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UW-Eau Claire Alumna to be Recognized
For Disney Teaching Award on National Broadcast
MAILED: Nov. 30, 2001
EAU CLAIRE — Deb Tackmann, a 1988 graduate of the University of Wisconsin-Eau Claire, recently was saluted at Disney's American Teacher Award ceremony in Los Angeles, which recognized 35 Honorees for their classroom creativity.
The award ceremony, which was produced by Dick Clark and attended by several celebrities and their favorite teachers, will be televised nationally Thursday, Dec. 13, at 7 p.m. on Lifetime Television. During the two-hour program, viewers will get a glimpse of the compelling stories behind the 35 extraordinary teachers.
Tackmann, who teaches health education at North High School in Eau Claire, earned a master's degree in education-professional development at UW-Eau Claire. She is one of three finalists in the wellness/sports category and the only Honoree from Wisconsin.
Tackmann says being chosen as one of the 35 teachers out of more than 112,000 nominations is a great honor.
"It will give me multiple opportunities to voice what I'm so passionate about - making a positive difference in the lives of kids through effective health education," Tackmann said.
Disney describes the award recipients as dedicated teachers whose practices exemplify creativity in teaching and who inspire a joy of learning in their students.
Kathy Zipfel, a sophomore who had Tackmann for a class last year and was one of several North students who nominated her for the award, believes Tackmann fits this description.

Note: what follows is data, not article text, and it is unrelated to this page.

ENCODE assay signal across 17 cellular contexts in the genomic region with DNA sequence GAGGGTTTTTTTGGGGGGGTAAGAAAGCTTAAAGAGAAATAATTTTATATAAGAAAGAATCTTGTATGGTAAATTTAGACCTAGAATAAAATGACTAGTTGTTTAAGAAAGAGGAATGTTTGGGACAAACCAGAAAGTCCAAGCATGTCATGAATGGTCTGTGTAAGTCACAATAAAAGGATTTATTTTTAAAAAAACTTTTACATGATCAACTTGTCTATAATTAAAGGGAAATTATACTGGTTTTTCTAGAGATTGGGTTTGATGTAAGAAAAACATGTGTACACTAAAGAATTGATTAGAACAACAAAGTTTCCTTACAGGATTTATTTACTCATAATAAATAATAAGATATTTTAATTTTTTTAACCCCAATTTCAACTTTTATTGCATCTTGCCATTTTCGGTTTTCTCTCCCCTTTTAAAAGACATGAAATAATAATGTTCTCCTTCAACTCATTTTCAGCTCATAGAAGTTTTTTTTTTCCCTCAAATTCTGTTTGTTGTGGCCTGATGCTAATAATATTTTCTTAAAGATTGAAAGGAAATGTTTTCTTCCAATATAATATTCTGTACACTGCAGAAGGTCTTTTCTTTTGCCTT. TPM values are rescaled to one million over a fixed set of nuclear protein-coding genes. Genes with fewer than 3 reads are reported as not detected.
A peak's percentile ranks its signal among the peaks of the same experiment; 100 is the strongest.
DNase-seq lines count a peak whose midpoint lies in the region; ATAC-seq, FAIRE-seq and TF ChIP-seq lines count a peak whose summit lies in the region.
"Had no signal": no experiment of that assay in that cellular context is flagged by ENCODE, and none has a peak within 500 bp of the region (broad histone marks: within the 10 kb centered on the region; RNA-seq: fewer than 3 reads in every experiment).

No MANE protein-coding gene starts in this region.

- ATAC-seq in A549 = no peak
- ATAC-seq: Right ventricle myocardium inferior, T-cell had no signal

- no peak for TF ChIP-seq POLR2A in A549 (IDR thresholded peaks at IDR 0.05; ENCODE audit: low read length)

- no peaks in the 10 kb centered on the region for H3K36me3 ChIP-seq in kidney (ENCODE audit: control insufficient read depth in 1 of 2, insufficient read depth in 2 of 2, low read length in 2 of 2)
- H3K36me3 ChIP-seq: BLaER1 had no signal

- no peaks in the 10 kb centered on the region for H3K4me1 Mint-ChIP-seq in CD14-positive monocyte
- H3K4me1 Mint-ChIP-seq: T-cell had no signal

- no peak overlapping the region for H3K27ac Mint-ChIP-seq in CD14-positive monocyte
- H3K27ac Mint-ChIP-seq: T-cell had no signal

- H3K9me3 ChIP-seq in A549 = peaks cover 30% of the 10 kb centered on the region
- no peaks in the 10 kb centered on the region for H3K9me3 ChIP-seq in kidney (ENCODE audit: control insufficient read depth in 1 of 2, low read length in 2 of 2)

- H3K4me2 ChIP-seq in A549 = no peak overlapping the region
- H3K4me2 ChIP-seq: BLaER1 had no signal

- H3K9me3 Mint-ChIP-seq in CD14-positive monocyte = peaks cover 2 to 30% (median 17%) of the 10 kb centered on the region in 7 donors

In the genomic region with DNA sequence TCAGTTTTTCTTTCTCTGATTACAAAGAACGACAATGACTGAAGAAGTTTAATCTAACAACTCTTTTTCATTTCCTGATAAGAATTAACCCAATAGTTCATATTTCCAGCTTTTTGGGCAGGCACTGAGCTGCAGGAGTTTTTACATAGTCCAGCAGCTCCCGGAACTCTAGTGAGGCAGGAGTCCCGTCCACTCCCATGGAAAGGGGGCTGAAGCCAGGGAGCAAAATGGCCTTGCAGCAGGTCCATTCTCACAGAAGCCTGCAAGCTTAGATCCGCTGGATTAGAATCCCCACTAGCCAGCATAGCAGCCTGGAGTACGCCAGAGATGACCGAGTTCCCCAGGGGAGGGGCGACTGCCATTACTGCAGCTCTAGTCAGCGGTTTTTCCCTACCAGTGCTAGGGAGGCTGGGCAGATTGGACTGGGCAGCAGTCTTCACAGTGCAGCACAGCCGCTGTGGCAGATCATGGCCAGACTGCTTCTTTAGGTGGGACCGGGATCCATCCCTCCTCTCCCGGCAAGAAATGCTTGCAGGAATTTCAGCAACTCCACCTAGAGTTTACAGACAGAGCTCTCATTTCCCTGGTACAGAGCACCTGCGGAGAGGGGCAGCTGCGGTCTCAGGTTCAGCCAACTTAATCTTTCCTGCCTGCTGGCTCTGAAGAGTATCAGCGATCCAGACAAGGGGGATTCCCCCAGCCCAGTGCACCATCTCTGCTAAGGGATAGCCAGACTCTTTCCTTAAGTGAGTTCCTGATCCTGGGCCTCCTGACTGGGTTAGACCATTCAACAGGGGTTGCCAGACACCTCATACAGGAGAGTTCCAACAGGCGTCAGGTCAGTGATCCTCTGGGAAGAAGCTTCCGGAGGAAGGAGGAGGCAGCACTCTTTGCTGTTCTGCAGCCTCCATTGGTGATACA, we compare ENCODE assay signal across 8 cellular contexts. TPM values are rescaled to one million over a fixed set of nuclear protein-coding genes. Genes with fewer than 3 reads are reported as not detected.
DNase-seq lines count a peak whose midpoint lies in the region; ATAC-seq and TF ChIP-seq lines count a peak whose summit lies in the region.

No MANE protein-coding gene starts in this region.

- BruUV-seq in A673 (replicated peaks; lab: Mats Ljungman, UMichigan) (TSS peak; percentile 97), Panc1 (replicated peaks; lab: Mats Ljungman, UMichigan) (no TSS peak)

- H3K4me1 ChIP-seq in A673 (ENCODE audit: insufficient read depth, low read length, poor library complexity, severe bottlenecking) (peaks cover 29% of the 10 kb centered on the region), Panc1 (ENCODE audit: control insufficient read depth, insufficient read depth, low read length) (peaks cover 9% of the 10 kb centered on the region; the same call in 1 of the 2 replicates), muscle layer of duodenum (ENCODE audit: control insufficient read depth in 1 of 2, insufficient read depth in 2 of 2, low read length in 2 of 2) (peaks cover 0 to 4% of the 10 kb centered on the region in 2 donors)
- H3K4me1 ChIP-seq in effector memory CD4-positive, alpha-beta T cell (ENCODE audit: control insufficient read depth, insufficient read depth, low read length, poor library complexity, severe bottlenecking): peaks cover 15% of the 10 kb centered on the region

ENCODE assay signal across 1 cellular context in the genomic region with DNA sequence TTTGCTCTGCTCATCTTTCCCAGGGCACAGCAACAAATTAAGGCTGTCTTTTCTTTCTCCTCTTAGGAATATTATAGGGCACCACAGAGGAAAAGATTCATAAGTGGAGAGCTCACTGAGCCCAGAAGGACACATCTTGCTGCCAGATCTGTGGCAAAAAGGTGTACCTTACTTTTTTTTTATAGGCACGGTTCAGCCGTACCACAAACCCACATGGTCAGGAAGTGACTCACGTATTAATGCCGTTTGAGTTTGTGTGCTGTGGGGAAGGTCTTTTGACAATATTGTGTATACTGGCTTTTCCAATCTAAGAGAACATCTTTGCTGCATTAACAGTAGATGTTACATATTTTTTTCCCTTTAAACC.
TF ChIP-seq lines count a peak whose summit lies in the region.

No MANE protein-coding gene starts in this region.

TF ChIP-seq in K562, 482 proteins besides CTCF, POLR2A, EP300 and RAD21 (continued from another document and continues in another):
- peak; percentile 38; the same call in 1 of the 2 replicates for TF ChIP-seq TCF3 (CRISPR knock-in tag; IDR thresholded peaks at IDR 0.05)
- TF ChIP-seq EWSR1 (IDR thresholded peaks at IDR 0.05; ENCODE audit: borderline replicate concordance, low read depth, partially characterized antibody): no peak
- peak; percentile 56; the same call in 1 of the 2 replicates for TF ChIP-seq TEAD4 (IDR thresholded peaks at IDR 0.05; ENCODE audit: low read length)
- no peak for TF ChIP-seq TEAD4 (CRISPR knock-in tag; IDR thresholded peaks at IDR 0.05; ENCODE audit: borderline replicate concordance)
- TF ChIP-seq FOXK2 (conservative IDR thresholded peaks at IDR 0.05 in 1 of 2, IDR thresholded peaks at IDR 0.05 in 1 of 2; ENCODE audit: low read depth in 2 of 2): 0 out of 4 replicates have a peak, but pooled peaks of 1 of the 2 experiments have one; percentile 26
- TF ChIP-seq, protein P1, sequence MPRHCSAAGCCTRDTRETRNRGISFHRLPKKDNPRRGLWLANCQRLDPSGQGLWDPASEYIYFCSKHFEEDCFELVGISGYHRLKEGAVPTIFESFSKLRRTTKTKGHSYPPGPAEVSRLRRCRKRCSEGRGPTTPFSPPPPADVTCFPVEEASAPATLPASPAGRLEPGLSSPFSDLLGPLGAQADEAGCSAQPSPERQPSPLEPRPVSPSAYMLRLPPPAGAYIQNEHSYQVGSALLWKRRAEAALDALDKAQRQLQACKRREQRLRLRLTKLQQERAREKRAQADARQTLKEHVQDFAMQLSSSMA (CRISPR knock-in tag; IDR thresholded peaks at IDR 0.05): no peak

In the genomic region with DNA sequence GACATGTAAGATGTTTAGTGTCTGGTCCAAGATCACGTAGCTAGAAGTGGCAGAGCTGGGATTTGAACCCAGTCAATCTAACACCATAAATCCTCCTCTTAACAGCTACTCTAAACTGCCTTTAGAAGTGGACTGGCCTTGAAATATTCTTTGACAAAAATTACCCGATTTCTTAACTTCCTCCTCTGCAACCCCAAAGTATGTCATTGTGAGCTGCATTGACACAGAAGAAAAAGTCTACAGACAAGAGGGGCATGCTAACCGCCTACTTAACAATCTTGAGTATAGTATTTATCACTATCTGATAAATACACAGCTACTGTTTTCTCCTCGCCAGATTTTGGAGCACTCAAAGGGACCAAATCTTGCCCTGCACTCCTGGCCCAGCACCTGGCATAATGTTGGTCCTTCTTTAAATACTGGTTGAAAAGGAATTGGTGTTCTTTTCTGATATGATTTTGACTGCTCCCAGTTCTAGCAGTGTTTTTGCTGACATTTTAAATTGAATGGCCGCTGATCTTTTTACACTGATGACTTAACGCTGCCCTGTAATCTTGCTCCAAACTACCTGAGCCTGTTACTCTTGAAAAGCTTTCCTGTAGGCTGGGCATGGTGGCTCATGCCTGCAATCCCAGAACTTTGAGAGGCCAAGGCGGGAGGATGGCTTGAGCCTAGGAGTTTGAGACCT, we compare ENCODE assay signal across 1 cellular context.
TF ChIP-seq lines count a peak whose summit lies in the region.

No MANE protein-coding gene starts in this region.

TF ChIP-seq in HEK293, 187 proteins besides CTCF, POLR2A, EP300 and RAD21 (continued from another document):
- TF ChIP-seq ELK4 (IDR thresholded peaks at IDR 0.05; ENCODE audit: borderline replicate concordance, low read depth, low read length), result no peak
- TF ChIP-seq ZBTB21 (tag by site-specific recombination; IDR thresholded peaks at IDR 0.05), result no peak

"Ms. Tackmann makes a connection with her students," Zipfel said. "Not all kids come to her class liking health, but when they leave they have learned a lot, and they have a new friend - someone they know they can come to if they need to talk."
Tackmann is known for challenging her students to explore, learn and choose health-enhancing behaviors. In 1990 she and a group of North High School students developed "Arrive Alive," a three-day peer education, anti-drinking and driving curriculum that has impacted more than 50,000 students in the last 10 years.
"I teach through the eyes and needs of my students and engage them in creative activities that inspire them to think ahead," says Tackmann, who characterizes her teaching as coloring outside the lines. "My hope is that by doing so, students will be empowered to positively improve the quality and quantity of their own lives."
Tackmann is the second North High School teacher and UW-Eau Claire graduate to be selected by Disney. Peggy Hagmann, who taught foreign language, graduated from UW-Eau Claire in 1978 with Latin American studies and Spanish degrees and in 1981 with her education degree. In 1995 she was recognized as the top teacher in her category.
Tackmann has been with the Eau Claire Area School District since 1985. She spent five years at DeLong Middle School before going to North High School in 1990.
She credits UW-Eau Claire's team approach to teaching with helping her grow professionally.
"We laid out what I needed and where I wanted to go, and the teaching team at UW-Eau Claire took me on my professional journey," Tackman said.
As an American Teacher Award Honoree, Tackmann was awarded $10,000 and North High School received $5,000. Tackmann and a North administrator also will attend an institute in July 2002 at the Walt Disney World Resort in Orlando. The institute will kick off a two-year project, supported by Disney Learning Partnership, which will focus on improving professional collaboration and student academic success.
"This award is not about me - it's about what we do as professionals here at North," Tackmann said. "Teaching is not about isolation - it's about collaboration. Without the teachers, staff, students and parents that I work with every day, I would not be the teacher I am."
North High School Principal Tom Fiedler describes Tackmann as an incredibly dedicated teacher.
"She looks at each student as an individual and works at meeting their unique needs; she creates a learning environment that is alive and relevant to today's society; and she tackles tough social issues in a safe environment that allows students to learn as well as feel the emotion surrounding those issues," Fiedler said.
UW-Eau Claire News Bureau
Updated: Nov. 30, 2001